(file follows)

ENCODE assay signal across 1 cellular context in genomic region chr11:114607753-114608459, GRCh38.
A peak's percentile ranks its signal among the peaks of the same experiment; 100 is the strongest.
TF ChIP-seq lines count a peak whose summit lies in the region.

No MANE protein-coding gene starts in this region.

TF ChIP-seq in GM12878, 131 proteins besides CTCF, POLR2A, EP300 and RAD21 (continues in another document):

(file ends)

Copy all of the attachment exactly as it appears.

ENCODE assay signal across 1 cellular context in genomic region chr11:114607753-114608459, GRCh38.
A peak's percentile ranks its signal among the peaks of the same experiment; 100 is the strongest.
TF ChIP-seq lines count a peak whose summit lies in the region.

No MANE protein-coding gene starts in this region.

TF ChIP-seq in GM12878, 131 proteins besides CTCF, POLR2A, EP300 and RAD21 (continues in another document):